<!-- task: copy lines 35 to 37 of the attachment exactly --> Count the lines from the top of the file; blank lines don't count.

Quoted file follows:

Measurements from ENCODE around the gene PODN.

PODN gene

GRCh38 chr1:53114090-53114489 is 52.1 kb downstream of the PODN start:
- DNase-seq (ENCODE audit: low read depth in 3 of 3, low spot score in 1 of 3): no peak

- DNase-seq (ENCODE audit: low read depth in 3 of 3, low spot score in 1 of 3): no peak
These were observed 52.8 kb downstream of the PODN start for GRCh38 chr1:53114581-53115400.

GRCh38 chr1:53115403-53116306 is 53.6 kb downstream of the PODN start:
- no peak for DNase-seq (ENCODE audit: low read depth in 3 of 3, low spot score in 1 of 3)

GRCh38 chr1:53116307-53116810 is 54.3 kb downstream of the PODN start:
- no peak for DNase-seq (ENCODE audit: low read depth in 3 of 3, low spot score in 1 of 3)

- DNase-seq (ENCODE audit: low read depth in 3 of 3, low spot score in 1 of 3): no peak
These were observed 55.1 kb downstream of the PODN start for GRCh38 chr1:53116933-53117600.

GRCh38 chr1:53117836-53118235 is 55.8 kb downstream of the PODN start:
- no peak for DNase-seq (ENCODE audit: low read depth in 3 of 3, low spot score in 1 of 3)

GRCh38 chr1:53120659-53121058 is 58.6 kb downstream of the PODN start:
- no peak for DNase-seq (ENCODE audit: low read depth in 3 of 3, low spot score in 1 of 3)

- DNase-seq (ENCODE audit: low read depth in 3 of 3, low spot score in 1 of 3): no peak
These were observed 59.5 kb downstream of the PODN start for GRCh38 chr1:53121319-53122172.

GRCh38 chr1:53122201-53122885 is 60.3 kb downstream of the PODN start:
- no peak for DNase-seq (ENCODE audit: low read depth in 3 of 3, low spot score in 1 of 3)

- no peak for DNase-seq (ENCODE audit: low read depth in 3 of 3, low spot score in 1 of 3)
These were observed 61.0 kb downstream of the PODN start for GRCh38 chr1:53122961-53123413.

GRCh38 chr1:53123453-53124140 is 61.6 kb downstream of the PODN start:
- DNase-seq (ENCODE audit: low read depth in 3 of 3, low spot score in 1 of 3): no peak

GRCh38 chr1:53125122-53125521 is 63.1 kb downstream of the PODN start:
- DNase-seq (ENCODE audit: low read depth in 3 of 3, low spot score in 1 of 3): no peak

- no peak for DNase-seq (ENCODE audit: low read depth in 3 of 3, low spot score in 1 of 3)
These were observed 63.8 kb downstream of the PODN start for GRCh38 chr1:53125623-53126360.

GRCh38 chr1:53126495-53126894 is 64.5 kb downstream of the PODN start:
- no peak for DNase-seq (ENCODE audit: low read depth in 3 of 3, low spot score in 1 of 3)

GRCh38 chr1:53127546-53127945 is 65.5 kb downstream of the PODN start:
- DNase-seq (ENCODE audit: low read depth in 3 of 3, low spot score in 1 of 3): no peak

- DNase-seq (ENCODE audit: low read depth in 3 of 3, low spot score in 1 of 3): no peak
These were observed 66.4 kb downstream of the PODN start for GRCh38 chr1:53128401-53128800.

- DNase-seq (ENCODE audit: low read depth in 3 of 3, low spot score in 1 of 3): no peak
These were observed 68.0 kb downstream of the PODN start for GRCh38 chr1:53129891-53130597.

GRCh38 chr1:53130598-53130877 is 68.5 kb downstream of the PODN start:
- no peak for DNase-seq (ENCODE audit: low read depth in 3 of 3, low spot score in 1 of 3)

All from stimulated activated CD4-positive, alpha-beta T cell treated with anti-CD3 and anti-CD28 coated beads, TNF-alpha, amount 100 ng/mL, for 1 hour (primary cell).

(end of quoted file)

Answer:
- DNase-seq (ENCODE audit: low read depth in 3 of 3, low spot score in 1 of 3): no peak
These were observed 68.0 kb downstream of the PODN start for GRCh38 chr1:53129891-53130597.

GRCh38 chr1:53130598-53130877 is 68.5 kb downstream of the PODN start: